Here I am rambling about big data and obesity treatment.
My favorite question: What's the most promising technology for obesity treatment?
My answer: humans.
If you're in New York on September 16, come see me ramble in person at the New York Academy of Sciences conference on"Big Data, Consumer Technology, and the Obesity Epidemic: Emerging Science and Ethical Considerations."
No matter which candidate you support, I think we can agree on this: our politicians have issues, but they’re not discussing them.
Duke’s cool new podcast, Glad You Asked, has folks offer ideas about what’s missing from our political playpen. Here are my thoughts:
TL; DR: Good policy beats medicine.
Yes, it is a slide deck, but it’s also one of the most eagerly anticipated collections of facts in Silicon Valley. Mary Meeker is ready with her 2016 internet trends report, which she is delivering today at this year’s Code Conference.
Is it problematic that I enjoy flipping through all 213 pages of this thing? Don’t answer that.
Part of our ongoing, intermittent, and highly speculative series about what’s next in digital health
Invisible apps are what’s next in digital health. These are some of the best.
We’ve yet to see many invisible apps for digital health. But they’re clearly what’s next. As design focused as I am, it’s becoming increasingly clear that we can develop usable, sticky apps without graphical interfaces (there’s a trend to call these no-UI apps, but graphics do not an interface make).
Our studies show that we can achieve 12-month engagement of 84% engagement with a health app that’s delivered via interactive voice response and text. This means that 84% of participants will text or voice us at least weekly for a year.
Compare that to my rule of 70 which, in part says, most of your app’s users won’t come back for a second try.
Plus, these invisible apps have huge reach (91% of us text), lower cost (thanks Twilio), are easier to code (notifications APIs rock), and are easier on the MVP budget.
The New York Times blog, Fixes, featured one of my favorite organizations today. Girl Trek is the best public health program you haven’t heard about [yet]. Look, I’m a scientist, a wonk, a tinkerer. I’m technically inclined, and quantitatively oriented. I’m hyperbolic and excitable, but I’m not easily inspired.
But GirlTrek inspires me [big time].
Here’s a gross simplification — recruit nearly 60k women nationally, women who are mostly sedentary, who lead busy lives and who don’t [yet] take enough time for themselves. Link them with groups, comprised of women, similar and dissimilar, of all ages and backgrounds. Then, motivate them to walk. And walk. And keep walking.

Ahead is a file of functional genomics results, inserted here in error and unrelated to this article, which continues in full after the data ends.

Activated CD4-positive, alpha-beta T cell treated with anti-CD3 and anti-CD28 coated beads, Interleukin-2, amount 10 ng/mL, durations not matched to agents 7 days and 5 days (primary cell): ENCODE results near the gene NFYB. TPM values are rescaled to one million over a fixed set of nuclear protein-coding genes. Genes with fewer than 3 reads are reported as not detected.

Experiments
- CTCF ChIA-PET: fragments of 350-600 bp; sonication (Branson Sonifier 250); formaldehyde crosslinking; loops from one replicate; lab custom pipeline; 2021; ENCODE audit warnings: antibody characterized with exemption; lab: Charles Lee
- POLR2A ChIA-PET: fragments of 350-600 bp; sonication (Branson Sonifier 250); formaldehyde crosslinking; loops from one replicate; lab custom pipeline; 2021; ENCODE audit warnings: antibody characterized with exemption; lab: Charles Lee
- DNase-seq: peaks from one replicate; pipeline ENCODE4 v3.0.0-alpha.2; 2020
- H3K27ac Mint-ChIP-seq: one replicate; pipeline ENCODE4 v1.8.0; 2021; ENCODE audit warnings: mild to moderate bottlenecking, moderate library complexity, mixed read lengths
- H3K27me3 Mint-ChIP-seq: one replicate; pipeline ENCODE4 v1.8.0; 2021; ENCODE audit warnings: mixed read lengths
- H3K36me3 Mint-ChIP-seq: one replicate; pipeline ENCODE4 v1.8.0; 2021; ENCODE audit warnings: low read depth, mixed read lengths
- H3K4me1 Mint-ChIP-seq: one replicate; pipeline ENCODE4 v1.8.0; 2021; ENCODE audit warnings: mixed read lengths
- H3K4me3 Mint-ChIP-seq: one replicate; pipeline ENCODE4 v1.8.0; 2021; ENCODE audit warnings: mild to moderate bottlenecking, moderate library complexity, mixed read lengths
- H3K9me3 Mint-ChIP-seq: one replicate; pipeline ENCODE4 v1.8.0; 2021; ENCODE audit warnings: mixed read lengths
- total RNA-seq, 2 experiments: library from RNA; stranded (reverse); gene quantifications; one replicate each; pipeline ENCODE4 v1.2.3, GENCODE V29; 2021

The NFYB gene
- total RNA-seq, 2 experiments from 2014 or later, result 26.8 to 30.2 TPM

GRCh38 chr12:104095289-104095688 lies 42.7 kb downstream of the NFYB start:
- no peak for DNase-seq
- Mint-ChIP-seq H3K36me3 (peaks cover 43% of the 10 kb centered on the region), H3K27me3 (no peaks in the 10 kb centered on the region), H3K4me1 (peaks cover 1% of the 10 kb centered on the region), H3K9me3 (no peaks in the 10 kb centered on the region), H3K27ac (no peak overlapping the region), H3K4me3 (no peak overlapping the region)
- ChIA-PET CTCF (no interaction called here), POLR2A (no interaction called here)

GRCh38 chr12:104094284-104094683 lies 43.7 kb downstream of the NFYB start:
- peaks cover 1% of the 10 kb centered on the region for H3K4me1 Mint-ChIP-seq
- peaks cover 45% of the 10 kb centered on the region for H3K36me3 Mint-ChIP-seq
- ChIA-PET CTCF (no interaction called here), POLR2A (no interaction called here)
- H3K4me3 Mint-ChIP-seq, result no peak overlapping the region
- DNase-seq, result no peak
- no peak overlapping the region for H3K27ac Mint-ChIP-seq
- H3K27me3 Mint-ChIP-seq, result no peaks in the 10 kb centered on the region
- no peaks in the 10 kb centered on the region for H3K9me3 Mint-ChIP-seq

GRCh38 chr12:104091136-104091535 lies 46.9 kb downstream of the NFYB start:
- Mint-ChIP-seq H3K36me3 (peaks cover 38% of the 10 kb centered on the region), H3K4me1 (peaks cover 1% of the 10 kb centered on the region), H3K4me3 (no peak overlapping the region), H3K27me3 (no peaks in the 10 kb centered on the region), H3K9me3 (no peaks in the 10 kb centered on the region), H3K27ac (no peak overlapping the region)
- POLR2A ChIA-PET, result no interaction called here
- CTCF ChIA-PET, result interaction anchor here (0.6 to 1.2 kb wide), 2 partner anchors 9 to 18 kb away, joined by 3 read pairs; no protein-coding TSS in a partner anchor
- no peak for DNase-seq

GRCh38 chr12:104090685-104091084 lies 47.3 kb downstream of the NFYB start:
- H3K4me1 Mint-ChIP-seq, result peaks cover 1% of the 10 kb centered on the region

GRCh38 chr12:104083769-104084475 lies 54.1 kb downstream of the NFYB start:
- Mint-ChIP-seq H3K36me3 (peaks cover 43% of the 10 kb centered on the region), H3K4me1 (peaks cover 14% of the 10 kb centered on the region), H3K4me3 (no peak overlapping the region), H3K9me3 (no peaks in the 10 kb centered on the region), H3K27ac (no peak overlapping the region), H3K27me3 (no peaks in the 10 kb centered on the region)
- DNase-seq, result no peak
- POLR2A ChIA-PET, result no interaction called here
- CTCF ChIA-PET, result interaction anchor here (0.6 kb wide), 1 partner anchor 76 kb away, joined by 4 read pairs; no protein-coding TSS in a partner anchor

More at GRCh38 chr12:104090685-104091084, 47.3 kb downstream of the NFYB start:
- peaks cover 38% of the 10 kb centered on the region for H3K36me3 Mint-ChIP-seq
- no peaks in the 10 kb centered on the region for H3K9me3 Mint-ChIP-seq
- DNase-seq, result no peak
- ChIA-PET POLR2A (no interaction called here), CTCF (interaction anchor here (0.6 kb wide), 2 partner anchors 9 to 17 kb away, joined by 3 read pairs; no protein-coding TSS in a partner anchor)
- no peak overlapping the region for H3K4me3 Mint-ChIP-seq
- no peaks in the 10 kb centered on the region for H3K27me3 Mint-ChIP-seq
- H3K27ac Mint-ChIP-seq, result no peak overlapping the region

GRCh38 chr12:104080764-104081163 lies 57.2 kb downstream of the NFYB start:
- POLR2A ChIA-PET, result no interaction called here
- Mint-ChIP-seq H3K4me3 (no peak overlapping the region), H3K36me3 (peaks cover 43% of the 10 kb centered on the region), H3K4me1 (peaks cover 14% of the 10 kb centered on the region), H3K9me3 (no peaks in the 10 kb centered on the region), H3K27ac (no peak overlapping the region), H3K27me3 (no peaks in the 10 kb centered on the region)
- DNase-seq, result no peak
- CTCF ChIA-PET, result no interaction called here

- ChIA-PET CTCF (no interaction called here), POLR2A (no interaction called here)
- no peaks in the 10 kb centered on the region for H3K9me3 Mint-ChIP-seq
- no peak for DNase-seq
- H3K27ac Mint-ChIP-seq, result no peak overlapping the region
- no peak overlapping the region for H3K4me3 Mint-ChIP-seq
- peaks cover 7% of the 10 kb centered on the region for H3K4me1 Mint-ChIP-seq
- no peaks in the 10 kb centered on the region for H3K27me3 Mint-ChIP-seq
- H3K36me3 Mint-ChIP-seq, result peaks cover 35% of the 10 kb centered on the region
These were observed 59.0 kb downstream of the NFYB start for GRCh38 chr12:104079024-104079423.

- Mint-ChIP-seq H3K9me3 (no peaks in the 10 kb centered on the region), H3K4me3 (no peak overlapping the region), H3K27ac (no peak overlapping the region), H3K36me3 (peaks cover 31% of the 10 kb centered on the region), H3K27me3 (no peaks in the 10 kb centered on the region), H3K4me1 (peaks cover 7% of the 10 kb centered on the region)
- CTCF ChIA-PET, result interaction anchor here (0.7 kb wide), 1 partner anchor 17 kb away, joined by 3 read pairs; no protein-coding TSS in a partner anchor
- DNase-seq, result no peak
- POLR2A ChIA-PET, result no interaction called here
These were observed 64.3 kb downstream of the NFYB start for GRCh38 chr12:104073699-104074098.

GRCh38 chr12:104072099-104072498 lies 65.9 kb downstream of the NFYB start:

Physical inactivity is one of the most pressing public health crises of our time. And yet, many of our public health efforts haven’t gotten the population moving. This is especially true in high risk groups, like Black women.
GirlTrek is different. They reach, engage, motivate, and inspire with an approach that’s organic, culturally resonant, and technologically sophisticated. My take?
“We’ve spent an enormous amount of money on research-based approaches to obesity prevention and treatment, and almost none of them have worked with black women,” says Gary G. Bennett, a professor at Duke University and a leading researcher on obesity. “One of the key predictors of positive treatment outcomes is really high levels of engagement. I’ve been doing work on obesity as it affects medically vulnerable populations for 15 years, and I don’t know of anything in the scientific community or any public health campaigns that have been able to produce and sustain engagement around physical activity for black women like GirlTrek does. Not even close.”
And, it’s working.
Their secret? Focusing on what matters to women today. Not the health benefits that might accrue in the far future.
“It wasn’t about looking good or weight loss or fitting into a certain type of clothing,” she recalled. “It wasn’t, ‘Hey, you fat person, you need to do this or you’re going to die.’ It was, ‘I love you and I want you to love yourself enough to invest in 30 minutes a day, to walk yourself to freedom like Harriet Tubman did.’ And that spoke deeply for me because my life work is showing up for other people, but I wasn’t showing up for myself.”